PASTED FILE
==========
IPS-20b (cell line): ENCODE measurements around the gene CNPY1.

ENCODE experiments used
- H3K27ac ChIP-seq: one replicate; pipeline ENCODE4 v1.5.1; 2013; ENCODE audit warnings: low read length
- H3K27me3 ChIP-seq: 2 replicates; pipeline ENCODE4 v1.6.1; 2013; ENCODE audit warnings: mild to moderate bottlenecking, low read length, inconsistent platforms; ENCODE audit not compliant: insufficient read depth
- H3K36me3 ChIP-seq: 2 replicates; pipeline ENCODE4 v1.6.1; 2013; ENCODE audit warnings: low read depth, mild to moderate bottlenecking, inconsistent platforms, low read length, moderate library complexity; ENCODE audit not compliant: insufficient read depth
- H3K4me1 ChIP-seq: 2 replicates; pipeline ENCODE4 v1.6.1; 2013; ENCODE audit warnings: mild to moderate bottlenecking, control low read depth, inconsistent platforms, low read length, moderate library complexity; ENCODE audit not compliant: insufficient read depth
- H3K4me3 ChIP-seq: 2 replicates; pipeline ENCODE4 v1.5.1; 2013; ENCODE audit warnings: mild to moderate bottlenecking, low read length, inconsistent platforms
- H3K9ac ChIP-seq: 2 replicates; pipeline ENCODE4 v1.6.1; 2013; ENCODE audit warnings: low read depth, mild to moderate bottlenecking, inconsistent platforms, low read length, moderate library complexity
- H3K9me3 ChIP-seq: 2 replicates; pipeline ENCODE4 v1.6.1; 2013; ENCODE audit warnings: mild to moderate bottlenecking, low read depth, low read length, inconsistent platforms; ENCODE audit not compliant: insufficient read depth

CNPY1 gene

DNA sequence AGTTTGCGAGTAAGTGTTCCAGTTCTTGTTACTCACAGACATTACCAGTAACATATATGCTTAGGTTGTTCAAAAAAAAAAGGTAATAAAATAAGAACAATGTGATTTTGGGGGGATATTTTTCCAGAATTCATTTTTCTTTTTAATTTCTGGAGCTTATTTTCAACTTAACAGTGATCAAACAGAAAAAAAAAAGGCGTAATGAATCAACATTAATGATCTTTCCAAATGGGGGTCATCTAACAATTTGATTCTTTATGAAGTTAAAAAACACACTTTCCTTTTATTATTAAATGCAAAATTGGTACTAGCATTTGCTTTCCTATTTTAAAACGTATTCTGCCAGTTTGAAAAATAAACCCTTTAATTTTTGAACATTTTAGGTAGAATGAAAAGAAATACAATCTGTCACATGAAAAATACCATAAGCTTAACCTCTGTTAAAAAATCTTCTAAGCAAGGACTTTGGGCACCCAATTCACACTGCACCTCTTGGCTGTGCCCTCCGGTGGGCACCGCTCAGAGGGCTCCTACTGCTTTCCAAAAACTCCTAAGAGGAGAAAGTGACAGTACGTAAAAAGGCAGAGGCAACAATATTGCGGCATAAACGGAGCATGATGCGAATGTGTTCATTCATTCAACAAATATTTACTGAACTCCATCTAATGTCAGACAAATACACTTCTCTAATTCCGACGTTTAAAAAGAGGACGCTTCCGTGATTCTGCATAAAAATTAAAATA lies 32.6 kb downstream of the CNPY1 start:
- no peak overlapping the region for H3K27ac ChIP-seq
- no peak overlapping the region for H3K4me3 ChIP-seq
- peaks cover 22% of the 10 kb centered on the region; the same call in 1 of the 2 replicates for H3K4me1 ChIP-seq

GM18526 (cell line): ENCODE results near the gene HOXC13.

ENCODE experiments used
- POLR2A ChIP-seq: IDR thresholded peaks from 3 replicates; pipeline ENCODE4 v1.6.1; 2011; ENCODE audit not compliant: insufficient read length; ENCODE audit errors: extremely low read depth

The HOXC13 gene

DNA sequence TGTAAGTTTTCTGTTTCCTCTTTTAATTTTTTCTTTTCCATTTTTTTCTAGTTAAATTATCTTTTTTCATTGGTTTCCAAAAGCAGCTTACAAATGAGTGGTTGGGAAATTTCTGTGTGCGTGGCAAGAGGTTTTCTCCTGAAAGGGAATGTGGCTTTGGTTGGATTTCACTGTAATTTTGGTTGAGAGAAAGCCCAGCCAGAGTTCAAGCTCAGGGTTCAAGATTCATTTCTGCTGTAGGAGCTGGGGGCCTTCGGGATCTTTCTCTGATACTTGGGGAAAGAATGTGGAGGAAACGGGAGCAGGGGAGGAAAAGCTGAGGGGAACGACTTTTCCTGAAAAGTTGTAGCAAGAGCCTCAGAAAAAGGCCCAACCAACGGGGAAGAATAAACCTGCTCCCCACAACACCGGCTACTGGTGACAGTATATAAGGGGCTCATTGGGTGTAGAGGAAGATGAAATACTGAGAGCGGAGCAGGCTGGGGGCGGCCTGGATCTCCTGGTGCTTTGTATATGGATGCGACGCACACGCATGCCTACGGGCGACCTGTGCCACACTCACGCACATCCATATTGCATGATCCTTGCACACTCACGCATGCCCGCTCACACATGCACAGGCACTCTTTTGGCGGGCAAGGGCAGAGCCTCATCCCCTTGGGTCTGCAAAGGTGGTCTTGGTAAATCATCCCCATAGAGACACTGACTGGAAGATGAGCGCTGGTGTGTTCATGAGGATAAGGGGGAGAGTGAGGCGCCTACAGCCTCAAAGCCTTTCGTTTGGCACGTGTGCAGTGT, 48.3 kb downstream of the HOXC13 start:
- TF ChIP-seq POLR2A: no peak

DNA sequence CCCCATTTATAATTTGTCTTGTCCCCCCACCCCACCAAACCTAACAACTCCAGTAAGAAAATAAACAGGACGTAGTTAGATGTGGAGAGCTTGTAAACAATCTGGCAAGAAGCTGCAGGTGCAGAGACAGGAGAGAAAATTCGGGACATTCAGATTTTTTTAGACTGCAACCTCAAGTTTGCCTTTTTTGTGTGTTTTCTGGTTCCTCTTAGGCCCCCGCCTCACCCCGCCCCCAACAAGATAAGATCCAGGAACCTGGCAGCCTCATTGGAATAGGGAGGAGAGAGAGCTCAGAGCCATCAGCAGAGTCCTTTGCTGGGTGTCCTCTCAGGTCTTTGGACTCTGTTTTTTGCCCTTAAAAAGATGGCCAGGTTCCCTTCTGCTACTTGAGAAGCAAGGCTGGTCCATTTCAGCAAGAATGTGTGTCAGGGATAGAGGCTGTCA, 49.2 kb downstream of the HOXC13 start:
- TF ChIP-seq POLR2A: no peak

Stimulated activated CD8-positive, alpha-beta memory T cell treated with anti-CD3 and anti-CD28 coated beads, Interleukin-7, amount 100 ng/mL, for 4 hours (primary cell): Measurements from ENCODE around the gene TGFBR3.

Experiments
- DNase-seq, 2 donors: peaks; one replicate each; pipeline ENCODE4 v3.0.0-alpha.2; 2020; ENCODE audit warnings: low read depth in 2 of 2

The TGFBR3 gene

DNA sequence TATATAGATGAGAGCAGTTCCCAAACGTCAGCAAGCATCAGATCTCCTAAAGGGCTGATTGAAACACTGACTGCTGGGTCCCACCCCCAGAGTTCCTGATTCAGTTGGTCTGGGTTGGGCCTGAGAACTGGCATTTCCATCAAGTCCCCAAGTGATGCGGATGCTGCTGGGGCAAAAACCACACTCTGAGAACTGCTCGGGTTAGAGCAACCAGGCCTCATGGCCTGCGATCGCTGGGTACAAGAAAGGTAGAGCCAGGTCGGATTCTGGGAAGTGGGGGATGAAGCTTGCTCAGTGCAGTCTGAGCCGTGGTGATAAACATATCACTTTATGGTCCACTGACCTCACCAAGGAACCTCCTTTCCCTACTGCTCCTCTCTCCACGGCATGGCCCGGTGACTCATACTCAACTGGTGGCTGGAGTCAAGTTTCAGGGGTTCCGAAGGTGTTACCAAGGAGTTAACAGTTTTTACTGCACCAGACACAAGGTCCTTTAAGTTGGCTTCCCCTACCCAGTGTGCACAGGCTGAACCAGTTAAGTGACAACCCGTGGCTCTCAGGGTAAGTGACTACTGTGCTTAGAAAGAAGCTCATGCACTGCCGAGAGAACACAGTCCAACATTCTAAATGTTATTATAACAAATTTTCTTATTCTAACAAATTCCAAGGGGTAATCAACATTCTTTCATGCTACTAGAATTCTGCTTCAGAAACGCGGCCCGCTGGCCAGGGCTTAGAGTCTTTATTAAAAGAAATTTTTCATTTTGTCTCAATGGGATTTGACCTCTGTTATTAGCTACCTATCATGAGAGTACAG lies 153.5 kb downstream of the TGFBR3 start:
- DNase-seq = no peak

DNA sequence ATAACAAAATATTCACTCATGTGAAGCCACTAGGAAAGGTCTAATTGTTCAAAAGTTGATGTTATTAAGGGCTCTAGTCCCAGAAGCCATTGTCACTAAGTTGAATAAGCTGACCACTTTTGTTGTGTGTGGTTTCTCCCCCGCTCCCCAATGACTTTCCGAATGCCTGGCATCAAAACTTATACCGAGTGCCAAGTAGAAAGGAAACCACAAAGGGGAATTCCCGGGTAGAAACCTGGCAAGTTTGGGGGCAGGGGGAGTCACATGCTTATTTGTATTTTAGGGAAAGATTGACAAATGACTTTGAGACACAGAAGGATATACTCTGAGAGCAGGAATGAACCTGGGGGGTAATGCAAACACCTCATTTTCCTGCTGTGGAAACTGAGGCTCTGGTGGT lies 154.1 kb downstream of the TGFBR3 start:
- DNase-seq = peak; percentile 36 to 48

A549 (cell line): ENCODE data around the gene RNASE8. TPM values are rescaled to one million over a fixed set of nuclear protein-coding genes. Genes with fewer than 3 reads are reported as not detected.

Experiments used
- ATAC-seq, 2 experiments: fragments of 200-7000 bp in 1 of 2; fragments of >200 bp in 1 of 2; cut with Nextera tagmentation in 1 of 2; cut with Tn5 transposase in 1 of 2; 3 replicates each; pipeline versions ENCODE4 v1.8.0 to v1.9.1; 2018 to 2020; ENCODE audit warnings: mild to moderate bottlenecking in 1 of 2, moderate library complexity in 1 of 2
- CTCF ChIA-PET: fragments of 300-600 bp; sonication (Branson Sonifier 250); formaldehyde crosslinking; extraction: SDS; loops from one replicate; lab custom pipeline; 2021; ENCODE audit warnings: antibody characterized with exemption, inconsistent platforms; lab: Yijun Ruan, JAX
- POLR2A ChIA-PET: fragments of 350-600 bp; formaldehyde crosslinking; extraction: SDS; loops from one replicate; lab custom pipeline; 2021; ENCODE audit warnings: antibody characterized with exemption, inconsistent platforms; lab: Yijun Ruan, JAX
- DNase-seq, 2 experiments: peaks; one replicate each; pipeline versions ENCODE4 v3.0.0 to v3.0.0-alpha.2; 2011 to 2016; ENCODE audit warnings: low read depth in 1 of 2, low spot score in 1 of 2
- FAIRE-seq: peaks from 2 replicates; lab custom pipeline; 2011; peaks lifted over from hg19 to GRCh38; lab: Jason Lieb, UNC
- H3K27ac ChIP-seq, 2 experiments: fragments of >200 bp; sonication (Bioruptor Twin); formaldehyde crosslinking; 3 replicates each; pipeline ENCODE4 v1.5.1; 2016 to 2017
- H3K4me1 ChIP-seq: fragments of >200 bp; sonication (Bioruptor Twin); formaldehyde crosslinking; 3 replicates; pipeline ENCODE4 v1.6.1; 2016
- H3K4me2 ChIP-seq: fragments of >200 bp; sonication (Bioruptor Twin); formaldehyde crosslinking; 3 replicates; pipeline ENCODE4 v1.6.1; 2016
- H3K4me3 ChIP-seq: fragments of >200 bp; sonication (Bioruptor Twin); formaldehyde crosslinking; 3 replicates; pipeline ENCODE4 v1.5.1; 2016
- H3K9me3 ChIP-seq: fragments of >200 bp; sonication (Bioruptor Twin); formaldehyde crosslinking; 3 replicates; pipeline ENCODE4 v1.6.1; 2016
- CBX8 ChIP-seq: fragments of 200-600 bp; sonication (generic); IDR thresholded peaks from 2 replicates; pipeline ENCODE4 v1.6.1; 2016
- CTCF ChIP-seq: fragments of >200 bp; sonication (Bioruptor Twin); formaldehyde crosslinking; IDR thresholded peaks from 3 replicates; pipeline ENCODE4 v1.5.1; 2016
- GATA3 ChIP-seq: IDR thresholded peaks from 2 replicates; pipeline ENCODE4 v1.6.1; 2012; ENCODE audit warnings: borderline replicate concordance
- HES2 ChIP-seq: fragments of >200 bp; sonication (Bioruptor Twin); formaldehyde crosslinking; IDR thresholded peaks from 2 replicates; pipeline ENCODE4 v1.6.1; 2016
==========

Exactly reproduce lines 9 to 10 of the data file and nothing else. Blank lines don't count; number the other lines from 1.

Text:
- H3K9me3 ChIP-seq: 2 replicates; pipeline ENCODE4 v1.6.1; 2013; ENCODE audit warnings: mild to moderate bottlenecking, low read depth, low read length, inconsistent platforms; ENCODE audit not compliant: insufficient read depth

CNPY1 gene